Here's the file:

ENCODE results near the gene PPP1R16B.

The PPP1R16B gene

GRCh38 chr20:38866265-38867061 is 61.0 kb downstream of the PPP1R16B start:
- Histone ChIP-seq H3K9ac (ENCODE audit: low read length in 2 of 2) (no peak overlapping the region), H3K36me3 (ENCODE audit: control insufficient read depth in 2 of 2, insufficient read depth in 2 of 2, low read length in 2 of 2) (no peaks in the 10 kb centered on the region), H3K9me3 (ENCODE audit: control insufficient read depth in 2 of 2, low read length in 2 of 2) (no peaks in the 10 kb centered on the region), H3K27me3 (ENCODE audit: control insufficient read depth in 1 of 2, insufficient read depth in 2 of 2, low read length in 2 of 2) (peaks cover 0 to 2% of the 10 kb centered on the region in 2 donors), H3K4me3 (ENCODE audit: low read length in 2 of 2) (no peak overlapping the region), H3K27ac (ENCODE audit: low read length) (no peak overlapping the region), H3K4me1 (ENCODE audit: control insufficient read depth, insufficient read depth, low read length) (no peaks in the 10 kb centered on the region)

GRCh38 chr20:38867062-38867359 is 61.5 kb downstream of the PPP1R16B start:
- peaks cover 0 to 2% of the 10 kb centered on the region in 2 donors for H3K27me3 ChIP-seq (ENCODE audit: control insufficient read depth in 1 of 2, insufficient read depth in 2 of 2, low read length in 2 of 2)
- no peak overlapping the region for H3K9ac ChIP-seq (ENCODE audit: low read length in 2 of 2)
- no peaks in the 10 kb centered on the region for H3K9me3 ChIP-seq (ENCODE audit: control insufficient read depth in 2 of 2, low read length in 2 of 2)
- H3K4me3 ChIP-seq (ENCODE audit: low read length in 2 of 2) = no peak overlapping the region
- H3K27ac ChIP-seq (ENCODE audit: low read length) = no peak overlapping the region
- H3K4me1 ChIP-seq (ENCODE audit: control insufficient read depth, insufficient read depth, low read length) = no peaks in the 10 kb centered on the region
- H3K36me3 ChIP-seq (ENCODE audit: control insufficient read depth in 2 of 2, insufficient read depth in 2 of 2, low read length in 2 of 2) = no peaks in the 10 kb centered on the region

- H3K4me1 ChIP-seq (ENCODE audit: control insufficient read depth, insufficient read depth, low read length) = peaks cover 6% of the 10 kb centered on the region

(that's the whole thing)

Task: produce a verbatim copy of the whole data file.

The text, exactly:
ENCODE results near the gene PPP1R16B.

The PPP1R16B gene

GRCh38 chr20:38866265-38867061 is 61.0 kb downstream of the PPP1R16B start:
- Histone ChIP-seq H3K9ac (ENCODE audit: low read length in 2 of 2) (no peak overlapping the region), H3K36me3 (ENCODE audit: control insufficient read depth in 2 of 2, insufficient read depth in 2 of 2, low read length in 2 of 2) (no peaks in the 10 kb centered on the region), H3K9me3 (ENCODE audit: control insufficient read depth in 2 of 2, low read length in 2 of 2) (no peaks in the 10 kb centered on the region), H3K27me3 (ENCODE audit: control insufficient read depth in 1 of 2, insufficient read depth in 2 of 2, low read length in 2 of 2) (peaks cover 0 to 2% of the 10 kb centered on the region in 2 donors), H3K4me3 (ENCODE audit: low read length in 2 of 2) (no peak overlapping the region), H3K27ac (ENCODE audit: low read length) (no peak overlapping the region), H3K4me1 (ENCODE audit: control insufficient read depth, insufficient read depth, low read length) (no peaks in the 10 kb centered on the region)

GRCh38 chr20:38867062-38867359 is 61.5 kb downstream of the PPP1R16B start:
- peaks cover 0 to 2% of the 10 kb centered on the region in 2 donors for H3K27me3 ChIP-seq (ENCODE audit: control insufficient read depth in 1 of 2, insufficient read depth in 2 of 2, low read length in 2 of 2)
- no peak overlapping the region for H3K9ac ChIP-seq (ENCODE audit: low read length in 2 of 2)
- no peaks in the 10 kb centered on the region for H3K9me3 ChIP-seq (ENCODE audit: control insufficient read depth in 2 of 2, low read length in 2 of 2)
- H3K4me3 ChIP-seq (ENCODE audit: low read length in 2 of 2) = no peak overlapping the region
- H3K27ac ChIP-seq (ENCODE audit: low read length) = no peak overlapping the region
- H3K4me1 ChIP-seq (ENCODE audit: control insufficient read depth, insufficient read depth, low read length) = no peaks in the 10 kb centered on the region
- H3K36me3 ChIP-seq (ENCODE audit: control insufficient read depth in 2 of 2, insufficient read depth in 2 of 2, low read length in 2 of 2) = no peaks in the 10 kb centered on the region

- H3K4me1 ChIP-seq (ENCODE audit: control insufficient read depth, insufficient read depth, low read length) = peaks cover 6% of the 10 kb centered on the region